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Supply chain improvements in oil and gas- Building an operations factory

Accenture believes supply chain improvements in oil and gas production can lead to higher returns from unconventional fuel investments.

Overview

Shareholders’ calls for higher returns from unconventional fuels investments are getting louder. There is a growing need for exploration and production (E&P) and oilfield services (OFS) companies that can handle quick-paced changes in resources, venues and priorities with almost military-like precision.

This paper discusses how E&P and OFS companies can respond to increased pressure from shareholders by managing short, but highly effective, project life cycles through the adoption of a factory mode of operating focused on three key capabilities.


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Background

In less than a decade, North American oil and gas production has changed dramatically. Estimates of technically recoverable hydrocarbon reserves have risen fast enough to spawn what might be termed a “21st century black gold rush.”

Exploration and production and oilfield services companies have strived to deal with these changes, which also include rapid shifts in venues and resource availability, such as moving from gas-rich shale plays to oil-rich shale plays.

This highlights a growing need for energy companies that can manage short, but highly effective, project life cycles by getting into a site quickly, getting the oil out quickly and getting to the next well quickly.

Key Findings

Accenture believes that both E&P and OFS companies need to move toward a factory mode of operation, combining high levels of insight and innovation with factory-like parameters, such as standardization, integration and metrics-driven decision making.

The three capabilities that support such a factory mode of operation include:

  1. Increased collaborative planning

  2. Excellence at advanced materials management

  3. Improved asset management with a formal logistics strategy

Authors

Pierre J. Mawet is a managing director in Accenture’s Management Consulting practice. Pierre has partnered with many of the largest oilfield service providers and global energy companies to design and implement supply chain strategies and operational improvement initiatives. Pierre is based in Dallas.

Matthew C. Geiger is a Manager in Accenture’s Management Consulting practice. Matthew has worked with leading oilfield service providers and global chemical companies on designing and implementing distribution network strategies and operational excellence initiatives. Matthew is based in Pittsburgh.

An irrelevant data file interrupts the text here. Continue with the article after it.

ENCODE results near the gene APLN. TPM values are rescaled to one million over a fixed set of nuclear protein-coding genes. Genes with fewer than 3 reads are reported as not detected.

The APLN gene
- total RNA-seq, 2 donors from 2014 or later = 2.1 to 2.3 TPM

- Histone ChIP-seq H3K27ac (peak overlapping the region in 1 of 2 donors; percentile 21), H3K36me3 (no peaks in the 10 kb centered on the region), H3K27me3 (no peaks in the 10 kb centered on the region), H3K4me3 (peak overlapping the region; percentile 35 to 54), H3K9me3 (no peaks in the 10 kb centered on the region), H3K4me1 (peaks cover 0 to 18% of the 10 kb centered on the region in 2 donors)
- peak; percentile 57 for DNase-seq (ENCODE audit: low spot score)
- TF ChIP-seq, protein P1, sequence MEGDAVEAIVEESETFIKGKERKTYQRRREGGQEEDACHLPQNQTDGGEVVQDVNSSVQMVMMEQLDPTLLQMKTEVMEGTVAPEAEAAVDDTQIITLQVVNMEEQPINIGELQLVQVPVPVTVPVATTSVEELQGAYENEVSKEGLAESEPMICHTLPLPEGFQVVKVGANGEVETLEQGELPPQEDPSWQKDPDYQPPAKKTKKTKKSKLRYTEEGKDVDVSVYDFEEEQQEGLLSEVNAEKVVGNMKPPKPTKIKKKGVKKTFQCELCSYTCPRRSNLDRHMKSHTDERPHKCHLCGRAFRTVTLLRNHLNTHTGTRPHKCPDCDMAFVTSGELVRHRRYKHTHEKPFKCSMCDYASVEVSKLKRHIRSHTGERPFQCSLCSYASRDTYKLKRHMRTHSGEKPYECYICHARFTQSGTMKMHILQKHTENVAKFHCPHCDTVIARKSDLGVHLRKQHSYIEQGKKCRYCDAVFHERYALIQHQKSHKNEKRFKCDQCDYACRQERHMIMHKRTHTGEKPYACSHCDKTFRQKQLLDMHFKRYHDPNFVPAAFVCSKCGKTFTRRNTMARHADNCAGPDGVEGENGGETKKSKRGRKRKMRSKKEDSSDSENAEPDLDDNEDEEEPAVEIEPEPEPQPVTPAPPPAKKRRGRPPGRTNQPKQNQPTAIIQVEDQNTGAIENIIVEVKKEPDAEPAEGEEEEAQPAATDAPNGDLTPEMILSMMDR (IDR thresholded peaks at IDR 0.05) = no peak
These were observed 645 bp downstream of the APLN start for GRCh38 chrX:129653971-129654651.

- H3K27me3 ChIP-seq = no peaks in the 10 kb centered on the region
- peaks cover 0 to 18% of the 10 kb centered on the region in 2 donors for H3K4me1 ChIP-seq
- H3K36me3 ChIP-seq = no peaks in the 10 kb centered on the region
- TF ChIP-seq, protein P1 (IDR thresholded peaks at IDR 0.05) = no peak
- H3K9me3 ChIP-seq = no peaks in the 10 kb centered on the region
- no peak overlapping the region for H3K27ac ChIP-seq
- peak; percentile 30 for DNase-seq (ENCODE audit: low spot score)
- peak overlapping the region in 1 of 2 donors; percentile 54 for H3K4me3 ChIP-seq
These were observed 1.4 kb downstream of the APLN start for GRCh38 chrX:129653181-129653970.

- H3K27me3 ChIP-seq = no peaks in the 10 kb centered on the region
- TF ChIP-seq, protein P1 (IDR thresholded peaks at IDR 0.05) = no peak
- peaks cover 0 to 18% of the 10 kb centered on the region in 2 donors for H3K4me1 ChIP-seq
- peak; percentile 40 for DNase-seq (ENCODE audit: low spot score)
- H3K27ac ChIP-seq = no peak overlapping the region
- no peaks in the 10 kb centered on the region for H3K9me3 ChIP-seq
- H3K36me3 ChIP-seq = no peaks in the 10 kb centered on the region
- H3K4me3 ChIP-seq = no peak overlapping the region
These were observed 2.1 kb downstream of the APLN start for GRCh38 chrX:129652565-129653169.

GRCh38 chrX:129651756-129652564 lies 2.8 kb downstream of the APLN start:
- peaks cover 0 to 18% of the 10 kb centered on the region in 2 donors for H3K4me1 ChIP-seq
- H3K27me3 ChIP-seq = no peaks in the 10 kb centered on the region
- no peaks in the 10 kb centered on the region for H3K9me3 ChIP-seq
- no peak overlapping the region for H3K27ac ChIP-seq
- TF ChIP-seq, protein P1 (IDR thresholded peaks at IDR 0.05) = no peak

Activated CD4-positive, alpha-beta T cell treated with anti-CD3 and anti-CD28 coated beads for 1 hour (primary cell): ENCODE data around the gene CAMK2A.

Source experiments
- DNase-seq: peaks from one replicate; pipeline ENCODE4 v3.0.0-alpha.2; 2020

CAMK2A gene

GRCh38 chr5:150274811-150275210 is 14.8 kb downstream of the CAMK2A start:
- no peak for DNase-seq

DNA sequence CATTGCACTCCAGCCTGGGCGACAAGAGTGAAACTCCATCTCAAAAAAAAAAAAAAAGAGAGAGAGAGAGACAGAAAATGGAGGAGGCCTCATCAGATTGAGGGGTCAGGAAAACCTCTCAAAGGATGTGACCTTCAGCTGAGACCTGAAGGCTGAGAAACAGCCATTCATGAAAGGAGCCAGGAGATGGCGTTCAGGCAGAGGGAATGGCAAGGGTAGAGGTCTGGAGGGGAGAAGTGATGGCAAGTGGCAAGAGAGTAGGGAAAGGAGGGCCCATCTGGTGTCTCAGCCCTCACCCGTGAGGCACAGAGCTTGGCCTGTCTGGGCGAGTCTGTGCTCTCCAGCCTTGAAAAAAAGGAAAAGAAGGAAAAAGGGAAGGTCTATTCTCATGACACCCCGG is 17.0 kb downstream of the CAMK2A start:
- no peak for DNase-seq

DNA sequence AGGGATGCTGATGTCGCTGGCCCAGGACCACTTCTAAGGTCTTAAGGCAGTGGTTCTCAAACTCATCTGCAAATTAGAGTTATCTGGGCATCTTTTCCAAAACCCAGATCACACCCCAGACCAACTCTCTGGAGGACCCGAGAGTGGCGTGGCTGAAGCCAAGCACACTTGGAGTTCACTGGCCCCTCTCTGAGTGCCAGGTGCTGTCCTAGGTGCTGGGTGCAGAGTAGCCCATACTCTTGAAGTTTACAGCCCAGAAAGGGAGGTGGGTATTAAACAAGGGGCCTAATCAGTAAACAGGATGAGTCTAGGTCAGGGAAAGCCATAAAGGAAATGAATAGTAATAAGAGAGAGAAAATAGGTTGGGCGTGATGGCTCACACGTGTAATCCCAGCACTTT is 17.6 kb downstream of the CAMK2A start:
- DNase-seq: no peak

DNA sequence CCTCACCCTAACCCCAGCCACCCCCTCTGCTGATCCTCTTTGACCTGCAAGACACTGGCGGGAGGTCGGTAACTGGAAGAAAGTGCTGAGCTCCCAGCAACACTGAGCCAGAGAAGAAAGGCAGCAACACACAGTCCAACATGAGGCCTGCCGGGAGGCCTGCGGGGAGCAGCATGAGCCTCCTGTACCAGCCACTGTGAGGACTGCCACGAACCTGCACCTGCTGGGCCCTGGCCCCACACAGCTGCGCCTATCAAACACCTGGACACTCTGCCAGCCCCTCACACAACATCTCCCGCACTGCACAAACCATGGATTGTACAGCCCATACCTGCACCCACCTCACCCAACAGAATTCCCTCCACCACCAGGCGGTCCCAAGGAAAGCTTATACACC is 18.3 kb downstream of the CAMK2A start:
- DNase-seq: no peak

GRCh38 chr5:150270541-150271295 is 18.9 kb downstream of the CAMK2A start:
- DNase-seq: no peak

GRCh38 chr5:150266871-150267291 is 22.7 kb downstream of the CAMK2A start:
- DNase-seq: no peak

John H. Nichols is a Consultant in Accenture’s Management Consulting practice. John has worked with leading companies in the energy industry on supply chain strategy, operating model design and field materials management. John is based in Atlanta.

Shaun Lehman is a Consultant in Accenture’s Management Consulting Operations Practice. Shaun has helped oilfield service providers and material distributors to optimize delivery models, improve field materials management and implement other effective supply chain strategies. Shaun is based in Los Angeles.

The New Supporting Role of Logistics

The recent boom in North America energy production, specifically in unconventional oil and gas, has generated a great deal of interest and excitement.

This paper explores the need for a new operating model to effectively manage cost and other challenges from unconventional production. It also defines specific internal and supplier capabilities that oil and gas companies will need to efficiently support the growing volume of activity driven by unconventional fuels production.

Unconventional oil and gas production refers to the extraction of hydrocarbons from sources such as oil sands, coal bed methane, shale/tight oil and gas, and pre-salt geological formations. Among these sources the greatest growth is coming from shale deposits where large amounts of oil, also referred to as tight oil, and gas are being produced.

High performance in unconventional production is contingent on the ability of oil and gas operators to cost-effectively produce oil and gas products. More than ever before, logistics will play a key role in the execution of these strategies. The attainment of needed logistics capabilities is a complex journey that takes time, commitment and financial investment.

With a new manufacturing operating model in place, oil and gas operators hold the potential to experience the following benefits:

  • Improved visibility

  • Improved safety and efficiency

  • Improved asset utilization

  • Reduced costs

  • Improved stability of supplier availability

  • Reduced levels of inventory

Pierre J. Mawet is a managing director in Accenture’s Management Consulting practice. Pierre has partnered with many of the largest oil field service providers and global energy companies to design and implement supply chain strategies and operational improvement initiatives. Pierre is based in Dallas.

Bob Gosier is a senior manager in Accenture’s Resources group. He has an extensive background in logistics operations and has worked with many leading oil and gas producers and service companies supporting logistics improvements.